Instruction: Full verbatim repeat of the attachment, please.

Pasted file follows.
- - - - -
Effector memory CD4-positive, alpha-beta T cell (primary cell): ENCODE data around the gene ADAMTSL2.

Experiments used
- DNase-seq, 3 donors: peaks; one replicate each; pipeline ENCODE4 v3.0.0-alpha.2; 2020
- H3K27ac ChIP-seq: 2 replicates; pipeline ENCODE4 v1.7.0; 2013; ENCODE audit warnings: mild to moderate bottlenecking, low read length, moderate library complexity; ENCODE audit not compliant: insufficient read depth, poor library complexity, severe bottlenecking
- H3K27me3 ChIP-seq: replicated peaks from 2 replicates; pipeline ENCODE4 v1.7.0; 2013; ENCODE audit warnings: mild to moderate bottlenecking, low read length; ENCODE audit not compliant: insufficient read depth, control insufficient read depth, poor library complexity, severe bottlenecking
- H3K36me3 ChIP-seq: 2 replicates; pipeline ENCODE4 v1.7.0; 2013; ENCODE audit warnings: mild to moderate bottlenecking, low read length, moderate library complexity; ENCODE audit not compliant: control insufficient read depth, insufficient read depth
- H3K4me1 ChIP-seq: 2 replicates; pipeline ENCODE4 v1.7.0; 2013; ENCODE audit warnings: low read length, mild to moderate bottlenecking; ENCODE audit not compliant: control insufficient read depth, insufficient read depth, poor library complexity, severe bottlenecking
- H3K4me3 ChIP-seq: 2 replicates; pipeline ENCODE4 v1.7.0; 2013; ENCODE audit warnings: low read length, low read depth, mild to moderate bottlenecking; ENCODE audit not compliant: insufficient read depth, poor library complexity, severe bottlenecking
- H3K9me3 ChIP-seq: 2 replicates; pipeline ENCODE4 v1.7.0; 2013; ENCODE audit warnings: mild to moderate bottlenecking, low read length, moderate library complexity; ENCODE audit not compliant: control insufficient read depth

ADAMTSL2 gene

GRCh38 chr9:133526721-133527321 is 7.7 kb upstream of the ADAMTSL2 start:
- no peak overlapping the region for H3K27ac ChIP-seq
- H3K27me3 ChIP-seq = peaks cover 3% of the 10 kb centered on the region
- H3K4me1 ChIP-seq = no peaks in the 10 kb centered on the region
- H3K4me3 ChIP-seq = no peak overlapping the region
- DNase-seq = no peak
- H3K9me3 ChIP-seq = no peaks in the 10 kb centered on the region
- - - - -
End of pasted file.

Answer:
Effector memory CD4-positive, alpha-beta T cell (primary cell): ENCODE data around the gene ADAMTSL2.

Experiments used
- DNase-seq, 3 donors: peaks; one replicate each; pipeline ENCODE4 v3.0.0-alpha.2; 2020
- H3K27ac ChIP-seq: 2 replicates; pipeline ENCODE4 v1.7.0; 2013; ENCODE audit warnings: mild to moderate bottlenecking, low read length, moderate library complexity; ENCODE audit not compliant: insufficient read depth, poor library complexity, severe bottlenecking
- H3K27me3 ChIP-seq: replicated peaks from 2 replicates; pipeline ENCODE4 v1.7.0; 2013; ENCODE audit warnings: mild to moderate bottlenecking, low read length; ENCODE audit not compliant: insufficient read depth, control insufficient read depth, poor library complexity, severe bottlenecking
- H3K36me3 ChIP-seq: 2 replicates; pipeline ENCODE4 v1.7.0; 2013; ENCODE audit warnings: mild to moderate bottlenecking, low read length, moderate library complexity; ENCODE audit not compliant: control insufficient read depth, insufficient read depth
- H3K4me1 ChIP-seq: 2 replicates; pipeline ENCODE4 v1.7.0; 2013; ENCODE audit warnings: low read length, mild to moderate bottlenecking; ENCODE audit not compliant: control insufficient read depth, insufficient read depth, poor library complexity, severe bottlenecking
- H3K4me3 ChIP-seq: 2 replicates; pipeline ENCODE4 v1.7.0; 2013; ENCODE audit warnings: low read length, low read depth, mild to moderate bottlenecking; ENCODE audit not compliant: insufficient read depth, poor library complexity, severe bottlenecking
- H3K9me3 ChIP-seq: 2 replicates; pipeline ENCODE4 v1.7.0; 2013; ENCODE audit warnings: mild to moderate bottlenecking, low read length, moderate library complexity; ENCODE audit not compliant: control insufficient read depth

ADAMTSL2 gene

GRCh38 chr9:133526721-133527321 is 7.7 kb upstream of the ADAMTSL2 start:
- no peak overlapping the region for H3K27ac ChIP-seq
- H3K27me3 ChIP-seq = peaks cover 3% of the 10 kb centered on the region
- H3K4me1 ChIP-seq = no peaks in the 10 kb centered on the region
- H3K4me3 ChIP-seq = no peak overlapping the region
- DNase-seq = no peak
- H3K9me3 ChIP-seq = no peaks in the 10 kb centered on the region